Analyzing your Web site statistics to grow your readership and your platform (Part 2 of 2)
ONLINE COLUMN: Web Savvy
Published: June 17, 2008
|Your Web site statistics can tell you what your visitors want to read about and what content will bring them back. When I speak to writers' groups, bloggers frequently complain no one is reading what they write. Considering there are millions of blogs, that's often the case. But with diligence, you can build a readership and sometimes, if you write something unique about a hot topic, you'll hit the ball out of the park and see record numbers.|
Most stat trackers yield a goldmine of information. Popular trackers like Site Meter and StatCounter, as well as trackers supplied by your Web host, often summarize referrers, top keywords, popular queries and even the type of browser your visitors use most often.
That last item brings to mind the value of using more than one browser to view your own site. I use both Internet Explorer and Firefox. Firefox can be downloaded free from Mozilla. You'll be surprised at the different ways your page appears. Most of my visitors use IE, but Firefox is also very popular. So I always check my pages in both to make sure graphics aren't corrupted and the spacing around graphics and text comes across in a visually pleasing manner. It's always useful to view your content through your visitors' eyes.
Knowing your referrers-the site or page that referred your visitors to your URL-also helps. It's smart to know what your readers like but it is also smart to know what other Web sites found valuable enough to suggest your URL to their own visitors. I usually try to thank the referrer if possible, by referencing a link back. Even if your site is mentioned in a negative manner, you will still get the "link love." For example, I wrote a blog post about a political matter here in Florida where I live. Another blogger who obviously disagreed with me referenced my post. That blogger may have not intended any link love, but it came to me all the same.
If your tracker gives you a popular keywords summary, that will definitely be an asset. This information tells you what word or words a potential visitor entered in a search engine, in effect telling you the topic(s) your visitors may be interested in. This can often be comic. A couple months ago, there were reports of UFOs in our area. So I did a brief story; a repackage, really, of various news reports. The numbers were astounding-the public is definitely interested in that topic. So I did a longer post and included a recollection about a story I did years ago for a major daily, an interview with a fellow who claimed he'd been abducted by aliens. What led to the original newspaper story was the guy's credibility-he passed lie detector tests administered by a national publication. What led to my recent longer story: he recanted years after the fact. Hundreds of visitors read that story and it is still going strong as I write this column.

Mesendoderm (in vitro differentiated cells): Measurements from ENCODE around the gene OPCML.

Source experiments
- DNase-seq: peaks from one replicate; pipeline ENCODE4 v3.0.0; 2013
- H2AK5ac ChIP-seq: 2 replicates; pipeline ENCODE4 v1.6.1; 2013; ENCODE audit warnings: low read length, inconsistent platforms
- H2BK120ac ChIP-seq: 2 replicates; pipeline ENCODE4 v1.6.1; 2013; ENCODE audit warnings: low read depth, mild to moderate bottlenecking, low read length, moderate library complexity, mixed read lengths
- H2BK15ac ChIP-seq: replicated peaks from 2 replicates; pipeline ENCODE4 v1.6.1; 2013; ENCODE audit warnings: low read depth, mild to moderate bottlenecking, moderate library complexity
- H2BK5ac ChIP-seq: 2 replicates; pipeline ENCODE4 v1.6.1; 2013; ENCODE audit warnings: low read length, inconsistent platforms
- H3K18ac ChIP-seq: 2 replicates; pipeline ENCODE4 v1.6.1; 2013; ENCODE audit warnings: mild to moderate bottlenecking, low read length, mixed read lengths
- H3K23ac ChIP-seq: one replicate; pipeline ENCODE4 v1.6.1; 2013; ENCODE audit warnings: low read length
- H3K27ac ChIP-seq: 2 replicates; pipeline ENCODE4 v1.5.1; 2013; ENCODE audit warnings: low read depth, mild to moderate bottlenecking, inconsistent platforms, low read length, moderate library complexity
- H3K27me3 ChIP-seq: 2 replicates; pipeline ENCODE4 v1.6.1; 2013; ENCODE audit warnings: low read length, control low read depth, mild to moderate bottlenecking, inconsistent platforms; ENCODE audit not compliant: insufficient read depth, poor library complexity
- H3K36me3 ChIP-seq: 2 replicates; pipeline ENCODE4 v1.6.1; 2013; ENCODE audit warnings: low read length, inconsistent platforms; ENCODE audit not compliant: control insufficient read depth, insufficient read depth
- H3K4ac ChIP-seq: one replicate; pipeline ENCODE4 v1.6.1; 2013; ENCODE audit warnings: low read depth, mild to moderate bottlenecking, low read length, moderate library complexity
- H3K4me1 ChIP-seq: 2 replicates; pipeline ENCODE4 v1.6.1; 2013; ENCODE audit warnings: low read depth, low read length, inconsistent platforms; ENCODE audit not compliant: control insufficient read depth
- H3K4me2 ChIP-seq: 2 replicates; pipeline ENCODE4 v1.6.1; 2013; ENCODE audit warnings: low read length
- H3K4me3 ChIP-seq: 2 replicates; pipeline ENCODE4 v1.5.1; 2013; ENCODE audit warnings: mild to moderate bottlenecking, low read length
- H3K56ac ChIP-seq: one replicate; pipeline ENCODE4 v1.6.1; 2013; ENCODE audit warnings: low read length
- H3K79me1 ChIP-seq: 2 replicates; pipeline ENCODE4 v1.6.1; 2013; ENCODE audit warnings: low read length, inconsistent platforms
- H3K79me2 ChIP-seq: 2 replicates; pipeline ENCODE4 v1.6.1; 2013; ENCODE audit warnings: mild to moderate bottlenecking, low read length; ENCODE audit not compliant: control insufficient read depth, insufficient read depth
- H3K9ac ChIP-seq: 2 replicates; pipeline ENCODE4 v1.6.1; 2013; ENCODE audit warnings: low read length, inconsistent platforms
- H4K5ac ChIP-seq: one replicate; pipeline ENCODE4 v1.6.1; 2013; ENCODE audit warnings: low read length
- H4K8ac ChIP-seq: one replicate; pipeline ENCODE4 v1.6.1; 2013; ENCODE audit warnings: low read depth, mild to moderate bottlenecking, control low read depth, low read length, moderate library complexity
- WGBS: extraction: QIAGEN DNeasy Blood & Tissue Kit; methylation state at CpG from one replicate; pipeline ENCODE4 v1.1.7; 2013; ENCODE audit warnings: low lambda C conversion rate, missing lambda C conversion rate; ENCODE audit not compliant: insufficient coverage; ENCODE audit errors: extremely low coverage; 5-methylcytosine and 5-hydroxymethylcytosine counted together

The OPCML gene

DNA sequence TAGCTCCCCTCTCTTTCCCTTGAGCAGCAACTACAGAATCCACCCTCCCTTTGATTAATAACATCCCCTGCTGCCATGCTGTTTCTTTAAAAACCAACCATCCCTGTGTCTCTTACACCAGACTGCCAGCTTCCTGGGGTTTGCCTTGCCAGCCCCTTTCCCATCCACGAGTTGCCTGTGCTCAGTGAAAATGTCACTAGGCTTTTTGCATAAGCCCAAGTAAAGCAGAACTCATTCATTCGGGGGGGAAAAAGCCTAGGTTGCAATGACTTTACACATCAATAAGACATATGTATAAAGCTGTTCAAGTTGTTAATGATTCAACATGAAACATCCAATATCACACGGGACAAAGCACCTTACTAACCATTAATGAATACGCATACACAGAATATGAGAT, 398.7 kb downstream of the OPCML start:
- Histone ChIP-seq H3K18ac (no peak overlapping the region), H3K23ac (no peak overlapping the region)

Keywords for the search results that led visitors to me included UFOs, ET, aliens and extra-terrestrials. Many bloggers load up a post with keywords. You don't have to do that. What's important is using keywords at the beginning and end of your post that reflect what a reader might enter into a search engine to find your content.
Ideally, you want content to be as evergreen as possible. As you build a solid base of content, you'll be amazed at stories that continue to draw readers even after the initial news factor decreases. A story I wrote about an amoeba that thrives in warm climates in freshwater ponds and lakes continues to draw solid numbers of visitors 9 months after I posted it. I write updates from time to time, not only for business purposes, but in hopes of spreading the word about an illness that kills children in our country every year.
There are also external tools for making decisions about your content. Google Zeitgeist and Yahoo! Buzz both list popular search terms so you can see what people on the Web want to read about. Key to this process is avoiding being a repackager-someone who basically does what wire services often do. A wire service gleans information from newspapers around the world, summarizing popular stories in a brief synopsis-type article. Many bloggers do the same. You can't build a steady readership if you simply re-spin what's already been spun. I apply my own technique. If I cover a story that's popular, I use the gist of the original news story as a springboard. Then I either get quotes from individual experts or I do a little research and put a twist on the story-the way I wrote my popular UFO piece. This technique often places my content in the top search returns for a given subject.
You can also use a simple method to see who is sending you readers. Enter this (without the italics) in a search engine: link: your URL. You'll get results on the sites linking directly to your own. I use Google for such searches, but there's a new search engine, Mahalo, that is sending me many readers.
Every now and then you may be horrified or amused at the way people find your site. I did a story about the Carolina wren. One visitor found my story by searching Do Carolina wrens make good pets. I would have loved to know who the visitor was so I could respond. In a word, no. Other comical searches include fat Americans and a guy in Arizona took be aliens.
Using information from your stat trackers can help you draw visitors and come up with content that transforms them into regulars. Those are the things a blogger's dreams are made of.
Tracking your website statistics: Who visits your website and how do you bring them back (Part 1 of 2)-Web Savvy at The Writer
--June 24, 2008
In our next Web Savvy, author Carol O'Dell shares tips about tools and techniques for working the Web to promote a book and build a national platform. O'Dell, author of Mothering Mother (Kunati) has been interviewed on major networks like CNN and Fox News.